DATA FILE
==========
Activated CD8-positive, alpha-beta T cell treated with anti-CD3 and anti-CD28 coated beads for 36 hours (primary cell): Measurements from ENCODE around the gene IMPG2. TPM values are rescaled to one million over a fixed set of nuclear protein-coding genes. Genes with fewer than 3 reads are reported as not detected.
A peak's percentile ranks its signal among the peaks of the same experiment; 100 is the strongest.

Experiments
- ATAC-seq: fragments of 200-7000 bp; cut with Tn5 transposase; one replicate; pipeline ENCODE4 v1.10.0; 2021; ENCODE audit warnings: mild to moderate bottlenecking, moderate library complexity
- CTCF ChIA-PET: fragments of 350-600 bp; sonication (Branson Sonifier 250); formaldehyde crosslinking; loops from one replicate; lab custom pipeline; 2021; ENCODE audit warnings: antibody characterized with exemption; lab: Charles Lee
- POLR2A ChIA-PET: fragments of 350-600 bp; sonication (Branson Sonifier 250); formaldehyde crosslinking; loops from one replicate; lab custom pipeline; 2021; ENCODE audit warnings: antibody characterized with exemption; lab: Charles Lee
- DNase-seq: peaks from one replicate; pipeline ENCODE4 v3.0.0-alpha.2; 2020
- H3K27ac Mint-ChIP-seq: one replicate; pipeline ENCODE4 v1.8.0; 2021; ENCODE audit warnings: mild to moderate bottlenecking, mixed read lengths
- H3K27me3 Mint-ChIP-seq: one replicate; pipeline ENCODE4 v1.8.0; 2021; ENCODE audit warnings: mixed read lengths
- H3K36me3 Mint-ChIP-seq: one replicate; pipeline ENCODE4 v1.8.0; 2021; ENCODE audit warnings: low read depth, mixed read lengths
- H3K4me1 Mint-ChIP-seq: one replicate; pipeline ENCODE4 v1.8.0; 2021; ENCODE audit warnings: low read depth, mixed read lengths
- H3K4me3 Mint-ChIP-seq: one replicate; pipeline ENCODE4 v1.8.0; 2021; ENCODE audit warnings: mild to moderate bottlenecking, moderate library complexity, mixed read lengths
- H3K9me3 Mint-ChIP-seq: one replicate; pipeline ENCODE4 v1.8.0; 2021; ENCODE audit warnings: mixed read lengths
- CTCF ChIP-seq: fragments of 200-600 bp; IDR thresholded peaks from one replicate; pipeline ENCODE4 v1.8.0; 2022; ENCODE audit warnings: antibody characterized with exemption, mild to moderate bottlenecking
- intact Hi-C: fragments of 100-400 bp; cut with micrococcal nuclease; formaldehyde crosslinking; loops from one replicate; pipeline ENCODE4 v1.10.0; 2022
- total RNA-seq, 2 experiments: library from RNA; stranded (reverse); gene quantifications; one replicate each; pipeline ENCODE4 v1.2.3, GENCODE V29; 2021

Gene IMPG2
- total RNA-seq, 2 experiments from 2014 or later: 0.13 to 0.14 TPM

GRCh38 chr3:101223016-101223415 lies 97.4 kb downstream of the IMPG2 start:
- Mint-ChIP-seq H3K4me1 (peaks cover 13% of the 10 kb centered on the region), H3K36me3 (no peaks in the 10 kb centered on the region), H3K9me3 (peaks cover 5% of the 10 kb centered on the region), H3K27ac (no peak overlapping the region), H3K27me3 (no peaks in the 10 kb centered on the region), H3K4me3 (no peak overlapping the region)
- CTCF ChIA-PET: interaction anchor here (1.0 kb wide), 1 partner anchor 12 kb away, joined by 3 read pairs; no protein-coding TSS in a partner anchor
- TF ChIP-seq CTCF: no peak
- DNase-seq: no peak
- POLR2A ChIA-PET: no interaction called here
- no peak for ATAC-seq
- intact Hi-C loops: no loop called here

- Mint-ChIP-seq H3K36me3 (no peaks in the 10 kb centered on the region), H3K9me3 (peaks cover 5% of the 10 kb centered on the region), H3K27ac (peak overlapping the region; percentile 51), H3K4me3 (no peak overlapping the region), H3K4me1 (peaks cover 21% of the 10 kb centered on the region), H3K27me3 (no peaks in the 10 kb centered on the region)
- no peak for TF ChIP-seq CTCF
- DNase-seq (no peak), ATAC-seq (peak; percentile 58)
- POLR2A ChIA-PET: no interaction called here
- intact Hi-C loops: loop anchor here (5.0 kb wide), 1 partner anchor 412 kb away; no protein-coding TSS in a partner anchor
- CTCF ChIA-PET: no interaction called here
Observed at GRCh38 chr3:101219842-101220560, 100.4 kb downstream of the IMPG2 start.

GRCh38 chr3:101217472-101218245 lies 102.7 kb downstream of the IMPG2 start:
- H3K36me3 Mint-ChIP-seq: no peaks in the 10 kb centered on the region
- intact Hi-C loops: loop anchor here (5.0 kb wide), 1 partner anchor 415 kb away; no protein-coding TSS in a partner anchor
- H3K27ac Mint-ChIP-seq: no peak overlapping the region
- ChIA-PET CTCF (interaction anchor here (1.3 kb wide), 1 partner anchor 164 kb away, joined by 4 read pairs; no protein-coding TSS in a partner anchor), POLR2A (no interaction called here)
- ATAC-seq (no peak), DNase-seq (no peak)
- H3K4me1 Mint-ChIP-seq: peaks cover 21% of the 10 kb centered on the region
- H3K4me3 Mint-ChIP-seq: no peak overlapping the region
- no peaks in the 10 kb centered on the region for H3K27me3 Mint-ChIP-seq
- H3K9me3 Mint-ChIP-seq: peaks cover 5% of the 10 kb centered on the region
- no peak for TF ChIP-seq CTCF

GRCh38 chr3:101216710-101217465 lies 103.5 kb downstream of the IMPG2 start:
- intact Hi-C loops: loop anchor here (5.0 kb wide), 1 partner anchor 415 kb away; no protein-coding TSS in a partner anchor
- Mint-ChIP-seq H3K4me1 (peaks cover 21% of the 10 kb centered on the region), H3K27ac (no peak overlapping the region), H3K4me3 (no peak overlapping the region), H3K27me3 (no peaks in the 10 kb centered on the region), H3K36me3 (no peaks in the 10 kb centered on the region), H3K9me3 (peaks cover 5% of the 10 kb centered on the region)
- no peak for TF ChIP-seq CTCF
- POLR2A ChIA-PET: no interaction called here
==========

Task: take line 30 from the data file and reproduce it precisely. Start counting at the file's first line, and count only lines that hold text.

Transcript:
- POLR2A ChIA-PET: no interaction called here